"Dmitry Dewinn, founder of the Thngs platform, believes preserving data about the material world is the key to preserving knowledge."Konstantin Chalabov/RIA Novosti
Designer and entrepreneur Dmitry Dewinn, founder of the Thngs platform, believes preserving data about the material world is the key to preserving knowledge. “Things are mankind’s physical memory; memory of our past and present,” Dewinn wrote on his website. “But things break, get damaged, and disappear over time. By saving information about a thing, we save the thing itself.”
Each thing has its own page with a description, media, and files that anyone can add and edit. Dewinn says his platform provides possibilities to recreate things - the transformation from digital form back into the physical.
Dewinn said he always wanted to do something important and meaningful, yet fun and beautiful at the same time. His last project, Russia Makes Its Own, preserved hundreds of objects from the collection of Moscow’s Polytechnic Museum, one of the oldest science and technology museums in the world.
“We’ve been working on a wikipedia of things for over two years,” said Dewinn. “We specialize in digital imaging for museums that gives complete information about an object. This is not our first project with the Polytechnic Museum, and a few months ago we featured objects of the Soviet space program.”
Here are just a few scientific achievements, presented on Thngs and handpicked by RBTH. The complete collection is available here.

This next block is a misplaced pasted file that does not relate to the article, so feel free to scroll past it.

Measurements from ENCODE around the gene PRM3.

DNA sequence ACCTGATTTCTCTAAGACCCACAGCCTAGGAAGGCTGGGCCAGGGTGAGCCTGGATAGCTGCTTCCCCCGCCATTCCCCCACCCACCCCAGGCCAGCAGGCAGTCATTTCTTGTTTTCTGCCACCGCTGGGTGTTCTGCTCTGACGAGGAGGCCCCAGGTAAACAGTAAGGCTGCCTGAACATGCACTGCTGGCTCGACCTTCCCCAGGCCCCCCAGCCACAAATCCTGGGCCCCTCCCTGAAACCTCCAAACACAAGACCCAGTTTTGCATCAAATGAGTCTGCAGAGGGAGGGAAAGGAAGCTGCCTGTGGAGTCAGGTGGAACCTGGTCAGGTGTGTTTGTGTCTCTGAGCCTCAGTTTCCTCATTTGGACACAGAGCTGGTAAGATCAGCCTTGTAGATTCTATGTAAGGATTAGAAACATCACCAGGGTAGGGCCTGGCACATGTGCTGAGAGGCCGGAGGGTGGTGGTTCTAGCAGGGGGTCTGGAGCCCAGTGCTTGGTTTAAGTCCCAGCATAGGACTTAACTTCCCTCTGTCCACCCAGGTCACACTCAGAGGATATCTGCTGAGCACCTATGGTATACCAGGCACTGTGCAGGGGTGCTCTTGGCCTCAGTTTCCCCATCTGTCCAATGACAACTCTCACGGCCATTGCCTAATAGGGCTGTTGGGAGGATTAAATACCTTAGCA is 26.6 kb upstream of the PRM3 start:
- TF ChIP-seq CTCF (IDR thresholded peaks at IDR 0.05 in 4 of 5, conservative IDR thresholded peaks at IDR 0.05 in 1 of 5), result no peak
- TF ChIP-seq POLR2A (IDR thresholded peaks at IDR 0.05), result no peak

This electric desktop lamp, developed by Vladimir Chikolev, is an arc lamp with a differential controller that solves the problem of stability of the electric arc. The controller ensures the movement of carbons depending on the amount of current and voltage.
The first Soviet atomic bomb RDS-1, 1949. Source: Thngs
RDS-1, the first Soviet atomic bomb, was 3.7 meters (12 feet) long and weighed 4.6 tones (9,200 pounds). The nuclear explosion was triggered by an automated system that ensured the explosion occurred at the necessary point on its trajectory. The bomb’s successful test was made on August 29, 1949.
Morse’s Telegraph, 1897. Source: Thngs
The electromechanical device was used for transmission and reception of messages in Morse code. The transmitter consists of a telegraph key used for input and a recording mechanism controlled by an electromagnet.
Sepulka Robot, 1962. Source: Thngs
The robotic guide Sepulka was developed at the experimental workshop of the Soviet Znanie (knowledge) society, whose main purpose was to enlighten the masses. A build-in tape recorder reproduces the speech, which is radio-controlled. Sepulka is named after a robotic character from science fiction stories, and features an object of unknown origin and purpose.
Space suit Sokol, 1900 - 2000. Source: Thngs
The suit was designed to protect cosmonauts from the negative effects of space’s deep vacuum, solar radiation, extreme temperatures, and with space debris and micrometeorites in the event of collision just outside of a space station. It was equipped with an automated life support system.
If using any of Russia Beyond's content, partly or in full, always provide an active hyperlink to the original material.
to our newsletter!
Get the week's best stories straight to your inbox